- Count to 3! 1…2…3!
- Get up
This looks like a simple plan, but trust me it can be really hard and you will find yourself becoming more and more impatient with each shot. Sometimes I knock it down to 2 full seconds and I still get the same effect, but I want you to try it at least 5 or 6 times and you will notice a difference immediately. This will help you take your time from shot to shot and remain calmer too.
46. Be Friendly
This probably shouldn’t be on here but I’m going to list it anyways – BE FRIENDLY!
Be nice, get a little social out there. Everyone is out here to have a good time. Some of my best pool friends I have are because I had the courage to go up to random folks and ask them if they wanted to play a game or to ask them how they made that cool shot or to just strike up a conversation!
A few benefits from my own experience is:
- I’ve met random people who eventually I asked them to join my pool team
- I learned something new from a much better player
- I was able to teach something to a beginner player
- Meet new people
Meeting new people can lead you to the craziest and most random things.
Part 2 of this is to always show your opponent respect (unless they’re being a complete jerk, then ignore them).
47. The biggest enemy is yourself
It sounds like a cliche quote but, it’s true.
You are your greatest enemy. It is the things like:
- the doubt you have in your head about shots
- the second-guessing to not listen to your gut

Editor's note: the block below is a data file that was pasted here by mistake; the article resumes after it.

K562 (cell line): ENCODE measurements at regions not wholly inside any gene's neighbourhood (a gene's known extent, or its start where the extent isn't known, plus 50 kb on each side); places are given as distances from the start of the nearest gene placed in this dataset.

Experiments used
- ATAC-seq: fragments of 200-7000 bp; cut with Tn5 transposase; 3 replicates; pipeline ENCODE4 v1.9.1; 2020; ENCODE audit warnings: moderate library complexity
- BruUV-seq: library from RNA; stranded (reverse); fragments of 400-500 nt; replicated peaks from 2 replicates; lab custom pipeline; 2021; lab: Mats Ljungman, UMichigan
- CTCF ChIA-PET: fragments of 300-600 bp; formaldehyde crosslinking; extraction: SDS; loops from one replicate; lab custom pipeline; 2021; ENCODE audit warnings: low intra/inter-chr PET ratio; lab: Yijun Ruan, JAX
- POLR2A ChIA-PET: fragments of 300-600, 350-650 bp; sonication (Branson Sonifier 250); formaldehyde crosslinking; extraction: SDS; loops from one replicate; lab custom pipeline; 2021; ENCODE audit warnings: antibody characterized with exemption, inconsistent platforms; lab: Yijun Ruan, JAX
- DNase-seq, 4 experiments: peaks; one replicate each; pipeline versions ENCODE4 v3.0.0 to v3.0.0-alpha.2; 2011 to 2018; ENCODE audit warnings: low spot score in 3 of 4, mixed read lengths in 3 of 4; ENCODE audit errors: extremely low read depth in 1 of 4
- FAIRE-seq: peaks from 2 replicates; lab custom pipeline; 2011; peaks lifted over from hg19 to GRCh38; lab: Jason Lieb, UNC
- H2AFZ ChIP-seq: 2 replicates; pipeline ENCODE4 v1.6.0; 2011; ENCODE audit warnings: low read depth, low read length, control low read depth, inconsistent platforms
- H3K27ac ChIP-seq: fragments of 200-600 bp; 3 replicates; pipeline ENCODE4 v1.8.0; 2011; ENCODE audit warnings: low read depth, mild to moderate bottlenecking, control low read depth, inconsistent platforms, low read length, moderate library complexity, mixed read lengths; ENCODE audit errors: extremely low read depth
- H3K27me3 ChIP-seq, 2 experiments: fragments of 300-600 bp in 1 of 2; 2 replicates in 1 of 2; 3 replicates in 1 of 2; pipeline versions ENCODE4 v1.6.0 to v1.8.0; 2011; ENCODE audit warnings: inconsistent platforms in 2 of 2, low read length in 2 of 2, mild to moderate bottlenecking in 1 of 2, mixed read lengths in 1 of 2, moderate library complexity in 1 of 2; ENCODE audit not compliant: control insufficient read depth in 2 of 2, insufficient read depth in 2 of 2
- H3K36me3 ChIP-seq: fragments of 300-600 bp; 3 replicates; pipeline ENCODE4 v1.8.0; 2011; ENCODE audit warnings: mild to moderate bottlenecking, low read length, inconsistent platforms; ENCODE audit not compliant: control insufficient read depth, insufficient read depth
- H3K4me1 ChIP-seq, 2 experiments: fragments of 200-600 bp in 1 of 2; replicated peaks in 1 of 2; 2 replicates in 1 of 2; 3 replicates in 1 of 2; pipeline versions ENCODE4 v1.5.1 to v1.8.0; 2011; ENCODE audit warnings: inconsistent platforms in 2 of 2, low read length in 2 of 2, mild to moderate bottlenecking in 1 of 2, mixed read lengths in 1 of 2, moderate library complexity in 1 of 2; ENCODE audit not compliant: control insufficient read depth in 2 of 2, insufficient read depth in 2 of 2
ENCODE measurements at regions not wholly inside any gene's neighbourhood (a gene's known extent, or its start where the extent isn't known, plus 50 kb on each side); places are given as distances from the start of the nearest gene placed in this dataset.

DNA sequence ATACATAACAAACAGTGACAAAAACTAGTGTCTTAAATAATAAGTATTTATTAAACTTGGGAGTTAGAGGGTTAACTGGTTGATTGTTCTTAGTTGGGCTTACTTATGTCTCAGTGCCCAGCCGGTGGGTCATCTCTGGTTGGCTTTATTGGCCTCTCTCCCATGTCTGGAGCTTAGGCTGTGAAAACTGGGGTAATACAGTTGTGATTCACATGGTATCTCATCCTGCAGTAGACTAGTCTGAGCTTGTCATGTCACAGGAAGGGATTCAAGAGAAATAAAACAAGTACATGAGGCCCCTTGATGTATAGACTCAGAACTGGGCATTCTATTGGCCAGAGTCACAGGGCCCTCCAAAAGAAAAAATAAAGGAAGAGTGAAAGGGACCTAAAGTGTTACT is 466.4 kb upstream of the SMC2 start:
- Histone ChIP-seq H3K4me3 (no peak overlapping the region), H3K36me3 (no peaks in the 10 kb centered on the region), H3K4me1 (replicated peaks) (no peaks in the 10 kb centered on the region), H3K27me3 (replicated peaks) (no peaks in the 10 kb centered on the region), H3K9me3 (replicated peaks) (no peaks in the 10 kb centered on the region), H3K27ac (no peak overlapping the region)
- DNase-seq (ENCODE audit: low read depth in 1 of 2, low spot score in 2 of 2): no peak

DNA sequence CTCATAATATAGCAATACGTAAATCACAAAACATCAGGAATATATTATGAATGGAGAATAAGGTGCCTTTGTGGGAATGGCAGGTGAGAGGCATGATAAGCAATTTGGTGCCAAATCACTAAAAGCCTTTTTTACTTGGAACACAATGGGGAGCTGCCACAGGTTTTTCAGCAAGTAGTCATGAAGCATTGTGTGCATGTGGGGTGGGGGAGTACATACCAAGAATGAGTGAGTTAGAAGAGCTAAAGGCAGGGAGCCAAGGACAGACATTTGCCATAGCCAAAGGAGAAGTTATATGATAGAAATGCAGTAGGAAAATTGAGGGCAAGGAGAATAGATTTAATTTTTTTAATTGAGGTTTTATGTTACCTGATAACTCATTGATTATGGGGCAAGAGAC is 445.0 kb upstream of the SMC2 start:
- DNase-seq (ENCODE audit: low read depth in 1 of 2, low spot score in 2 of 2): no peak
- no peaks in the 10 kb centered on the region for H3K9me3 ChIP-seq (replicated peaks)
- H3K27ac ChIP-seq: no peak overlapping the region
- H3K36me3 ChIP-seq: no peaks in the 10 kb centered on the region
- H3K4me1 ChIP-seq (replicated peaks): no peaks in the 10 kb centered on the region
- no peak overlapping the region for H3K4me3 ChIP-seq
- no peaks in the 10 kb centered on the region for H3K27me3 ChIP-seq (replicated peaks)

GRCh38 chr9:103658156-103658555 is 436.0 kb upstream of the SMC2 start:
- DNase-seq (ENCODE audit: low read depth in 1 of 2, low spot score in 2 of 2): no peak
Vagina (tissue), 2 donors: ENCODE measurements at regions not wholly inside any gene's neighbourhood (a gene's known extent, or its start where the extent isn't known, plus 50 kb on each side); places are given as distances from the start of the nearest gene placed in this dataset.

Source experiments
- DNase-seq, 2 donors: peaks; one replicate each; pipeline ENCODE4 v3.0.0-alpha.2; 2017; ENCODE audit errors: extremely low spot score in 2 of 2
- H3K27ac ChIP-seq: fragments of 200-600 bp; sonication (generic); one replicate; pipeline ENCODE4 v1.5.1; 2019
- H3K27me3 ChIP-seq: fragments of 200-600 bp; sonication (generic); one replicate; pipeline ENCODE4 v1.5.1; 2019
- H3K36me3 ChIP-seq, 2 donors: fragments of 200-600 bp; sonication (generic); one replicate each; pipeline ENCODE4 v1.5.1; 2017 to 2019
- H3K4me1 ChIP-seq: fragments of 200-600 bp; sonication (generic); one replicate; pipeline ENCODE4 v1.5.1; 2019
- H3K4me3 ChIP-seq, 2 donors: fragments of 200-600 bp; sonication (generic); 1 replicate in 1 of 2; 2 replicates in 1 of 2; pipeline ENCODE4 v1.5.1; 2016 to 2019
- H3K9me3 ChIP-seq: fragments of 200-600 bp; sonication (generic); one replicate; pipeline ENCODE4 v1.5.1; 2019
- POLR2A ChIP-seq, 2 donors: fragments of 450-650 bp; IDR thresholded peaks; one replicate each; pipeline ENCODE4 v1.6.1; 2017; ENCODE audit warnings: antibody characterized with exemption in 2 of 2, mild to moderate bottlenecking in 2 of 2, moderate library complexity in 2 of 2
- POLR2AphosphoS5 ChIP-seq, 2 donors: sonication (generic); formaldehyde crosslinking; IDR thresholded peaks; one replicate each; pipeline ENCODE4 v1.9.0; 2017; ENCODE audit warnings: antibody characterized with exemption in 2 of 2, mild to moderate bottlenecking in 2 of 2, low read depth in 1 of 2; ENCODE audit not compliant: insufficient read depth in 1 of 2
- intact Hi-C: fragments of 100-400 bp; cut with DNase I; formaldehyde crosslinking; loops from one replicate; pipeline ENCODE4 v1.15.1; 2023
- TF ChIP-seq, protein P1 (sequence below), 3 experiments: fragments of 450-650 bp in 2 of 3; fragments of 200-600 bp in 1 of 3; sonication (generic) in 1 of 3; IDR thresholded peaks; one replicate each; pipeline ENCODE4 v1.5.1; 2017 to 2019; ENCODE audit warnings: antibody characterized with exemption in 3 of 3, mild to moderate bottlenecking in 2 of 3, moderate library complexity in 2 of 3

The list goes on. Take these steps to help:
- Evaluate the options you have to the best of your ability and go with probability. What are you most likely to make and still set up for your next shot? (Don’t go for that 1% 7-rail bank)
- Take a deep breath
- Come up with a phrase to repeat to yourself (“You got this Supreme Billiards, just take it nice and easy”)
I know a lot of it sounds cheesy, but in the end, it all helps. Do what helps you the most and make sure you’re still having a great time – win or lose.
48. Gamble a little
It’s good to play for a little bit of money to raise the stakes. This does a few things:
- It gets you practice playing under pressure
- Provides more motivation to play serious
I would advise not playing for more than $5 or $10 dollars but this is dependent on your disposable income.
These advanced tips are for the players who have a good sense of the game.
49. Learn some basic safety shots
DEFENSE WINS GAMES!! I will repeat this a million times until you take me seriously lol. If you cannot run the rack out with 100% confidence in yourself, you need to play defense. Learn some basic safety shots and check out my full post on here for more detail.
50. Learn 2-way shots
2-way shots are when you go for an aggressive shot to pot a ball or make a ball – and if you missed you would be setting your opponent up badly.
- If you make the ball – good, it’s okay
- If you didn’t make the ball – you left your opponent a hard shot
Keep this in mind because if you have options of which shots to make, and the hard one would still leave your opponent a nearly impossible shot to make; it might still be a good option to take that shot.
51. Leave the ball that’s in the pocket hanging
Sometimes its good to leave balls hanging just in case! A few examples of why are:
- It blocks your opponents ball
- Help set up for the next shot
- Blocks the pocket from other balls* (depending on the opponents skill level, they might be able to follow their ball in after they make yours)
You don’t always have to shoot the easy balls first. If your ball is hanging in the pocket and it’s an easy one to make, you may want to leave it there if your opponents ball is right next to it and has nowhere else to go.
There may also be a situation where that hanging ball can help you position for your other balls. Don’t take the easy one if it’s gonna leave you in a bad spot afterward!
That’s all the tips I have for now. Thanks everyone for reading and I hope these tips help you improve!